Thanks to internet, you can find tutorials about pretty much anything. In earlier times such records of everything were not available. You had to build skills on your own, or with the help of people around you who had learned them before. Craftsmen’s skills were often transmitted within the family and often over several generations. That’s how families could become specialised in, say, baking, carpentry, or forging. Such a set of skills, when acquired and mastered through many years of hard labour, is called gongfu in Chinese, a term best known with the alternative spelling kungfu which is in fact not originally specific to martial arts.
The set of skills displayed in the Chen family entails a similar craftsmanship. The population in rural villages had to defend against banditry while still being able to work on the fields. A discipline had to be devised in order to teach some self defense while training the body in a sustainable way. Taijiquan, along with other Chinese martial arts, slowly emerged by combining many things together: a Chinese Daoist alchemy fostering body-spirit cultivation, a centuries-old tradition in medicine, meditative practice and gymnastic exercise, as well as ancient warfare concepts and strategies. These different teachings constitute a system that has been built up, passed down, cared for and improved upon over many generations and has reached a very sophisticated level.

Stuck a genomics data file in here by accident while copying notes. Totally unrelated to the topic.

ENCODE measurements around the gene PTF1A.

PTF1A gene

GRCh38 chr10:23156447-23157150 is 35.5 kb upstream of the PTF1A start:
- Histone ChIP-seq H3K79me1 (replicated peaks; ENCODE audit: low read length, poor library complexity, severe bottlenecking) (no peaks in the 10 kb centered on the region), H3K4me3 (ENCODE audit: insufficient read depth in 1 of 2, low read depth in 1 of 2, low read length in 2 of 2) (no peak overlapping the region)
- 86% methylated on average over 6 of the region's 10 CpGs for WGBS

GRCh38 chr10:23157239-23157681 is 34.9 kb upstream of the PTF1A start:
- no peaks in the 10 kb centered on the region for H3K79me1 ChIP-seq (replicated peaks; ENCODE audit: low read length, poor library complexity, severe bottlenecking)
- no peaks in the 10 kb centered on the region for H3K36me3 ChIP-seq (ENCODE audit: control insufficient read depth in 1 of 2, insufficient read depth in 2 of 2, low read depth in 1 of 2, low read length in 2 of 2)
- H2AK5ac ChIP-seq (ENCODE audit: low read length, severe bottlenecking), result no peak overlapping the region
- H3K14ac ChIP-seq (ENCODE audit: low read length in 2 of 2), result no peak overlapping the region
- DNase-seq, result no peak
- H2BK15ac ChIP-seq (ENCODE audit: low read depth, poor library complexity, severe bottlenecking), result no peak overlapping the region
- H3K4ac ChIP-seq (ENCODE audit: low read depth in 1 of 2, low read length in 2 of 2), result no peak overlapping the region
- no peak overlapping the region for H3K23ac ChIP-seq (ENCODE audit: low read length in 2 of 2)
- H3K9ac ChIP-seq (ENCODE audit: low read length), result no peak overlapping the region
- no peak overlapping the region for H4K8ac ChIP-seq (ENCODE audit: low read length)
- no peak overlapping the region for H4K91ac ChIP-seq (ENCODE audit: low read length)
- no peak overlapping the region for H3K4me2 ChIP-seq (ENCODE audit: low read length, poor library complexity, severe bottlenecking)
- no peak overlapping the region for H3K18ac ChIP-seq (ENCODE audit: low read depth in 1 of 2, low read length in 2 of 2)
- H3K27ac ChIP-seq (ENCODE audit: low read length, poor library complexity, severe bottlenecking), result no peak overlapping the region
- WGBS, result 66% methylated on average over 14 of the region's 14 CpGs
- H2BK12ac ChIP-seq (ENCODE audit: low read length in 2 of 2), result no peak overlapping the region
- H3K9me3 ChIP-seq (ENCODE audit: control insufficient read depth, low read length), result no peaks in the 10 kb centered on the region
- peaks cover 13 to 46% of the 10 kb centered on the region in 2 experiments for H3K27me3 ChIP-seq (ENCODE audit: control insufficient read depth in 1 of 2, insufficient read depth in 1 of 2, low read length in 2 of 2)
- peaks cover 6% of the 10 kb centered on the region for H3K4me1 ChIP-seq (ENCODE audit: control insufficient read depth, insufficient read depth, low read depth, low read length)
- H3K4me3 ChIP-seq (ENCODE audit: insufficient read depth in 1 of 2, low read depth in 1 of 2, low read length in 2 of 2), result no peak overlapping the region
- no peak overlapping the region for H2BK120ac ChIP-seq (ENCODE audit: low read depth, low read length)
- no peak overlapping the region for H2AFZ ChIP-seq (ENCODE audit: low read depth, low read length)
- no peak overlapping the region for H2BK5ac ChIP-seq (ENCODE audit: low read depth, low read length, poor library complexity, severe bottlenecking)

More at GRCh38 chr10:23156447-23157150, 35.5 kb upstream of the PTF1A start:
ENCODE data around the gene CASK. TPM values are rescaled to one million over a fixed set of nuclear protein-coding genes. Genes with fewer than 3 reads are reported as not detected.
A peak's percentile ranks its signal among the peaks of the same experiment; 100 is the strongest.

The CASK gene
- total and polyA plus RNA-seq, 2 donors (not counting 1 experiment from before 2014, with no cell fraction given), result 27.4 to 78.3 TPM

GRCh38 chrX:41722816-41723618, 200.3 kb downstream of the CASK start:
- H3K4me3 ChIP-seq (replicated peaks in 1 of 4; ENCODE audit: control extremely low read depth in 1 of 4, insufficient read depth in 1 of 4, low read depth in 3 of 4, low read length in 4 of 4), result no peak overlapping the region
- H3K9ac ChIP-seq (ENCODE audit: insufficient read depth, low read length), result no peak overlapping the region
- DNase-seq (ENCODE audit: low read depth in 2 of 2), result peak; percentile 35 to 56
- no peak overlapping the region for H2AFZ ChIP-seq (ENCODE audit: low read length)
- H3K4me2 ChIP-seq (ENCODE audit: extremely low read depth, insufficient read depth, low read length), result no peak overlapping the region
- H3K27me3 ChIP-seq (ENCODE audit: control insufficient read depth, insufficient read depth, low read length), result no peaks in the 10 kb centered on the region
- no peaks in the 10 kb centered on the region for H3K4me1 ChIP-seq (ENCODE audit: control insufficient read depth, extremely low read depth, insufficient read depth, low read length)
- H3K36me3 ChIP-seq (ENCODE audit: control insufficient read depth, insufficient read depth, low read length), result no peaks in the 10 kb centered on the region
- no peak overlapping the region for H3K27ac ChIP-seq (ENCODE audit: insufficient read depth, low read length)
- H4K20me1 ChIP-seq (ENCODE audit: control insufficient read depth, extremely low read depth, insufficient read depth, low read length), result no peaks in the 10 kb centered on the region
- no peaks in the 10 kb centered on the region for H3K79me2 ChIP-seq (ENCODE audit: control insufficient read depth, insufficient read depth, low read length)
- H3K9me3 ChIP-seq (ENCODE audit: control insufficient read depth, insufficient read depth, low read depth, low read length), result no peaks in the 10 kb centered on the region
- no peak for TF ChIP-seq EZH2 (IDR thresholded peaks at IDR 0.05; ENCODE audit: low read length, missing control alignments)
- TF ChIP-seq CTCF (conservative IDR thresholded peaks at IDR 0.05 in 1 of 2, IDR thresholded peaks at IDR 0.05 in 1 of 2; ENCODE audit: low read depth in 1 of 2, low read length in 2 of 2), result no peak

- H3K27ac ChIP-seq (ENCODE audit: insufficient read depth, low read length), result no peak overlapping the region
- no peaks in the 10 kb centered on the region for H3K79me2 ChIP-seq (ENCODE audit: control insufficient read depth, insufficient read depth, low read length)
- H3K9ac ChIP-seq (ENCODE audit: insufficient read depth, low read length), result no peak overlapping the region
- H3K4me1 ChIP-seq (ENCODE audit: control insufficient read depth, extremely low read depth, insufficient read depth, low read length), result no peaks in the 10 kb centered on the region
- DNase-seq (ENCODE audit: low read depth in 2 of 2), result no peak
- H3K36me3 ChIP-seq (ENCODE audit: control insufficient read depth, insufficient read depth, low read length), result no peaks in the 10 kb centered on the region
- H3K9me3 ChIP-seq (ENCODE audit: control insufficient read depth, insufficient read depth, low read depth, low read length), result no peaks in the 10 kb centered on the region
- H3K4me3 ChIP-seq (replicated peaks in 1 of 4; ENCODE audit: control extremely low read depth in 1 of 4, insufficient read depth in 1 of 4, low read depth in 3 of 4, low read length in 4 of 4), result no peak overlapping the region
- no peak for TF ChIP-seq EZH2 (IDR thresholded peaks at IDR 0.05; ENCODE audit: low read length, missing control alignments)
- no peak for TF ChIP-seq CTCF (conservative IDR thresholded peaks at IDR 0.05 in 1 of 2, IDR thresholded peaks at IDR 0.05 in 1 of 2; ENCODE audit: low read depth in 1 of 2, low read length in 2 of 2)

Chen Yu represents the current 19th generation in the Chen family; his taijiquan skills, first learnt from his father Chen Zhaokui, are powerful. He teaches in China. Nabil Ranné is his direct disciple and the co-founder of the Chen Taiji Network Deutschland (CTND); I have been learning from him and the CTND "family" for the most part of a decade.
If you want to learn more about our training, head over here.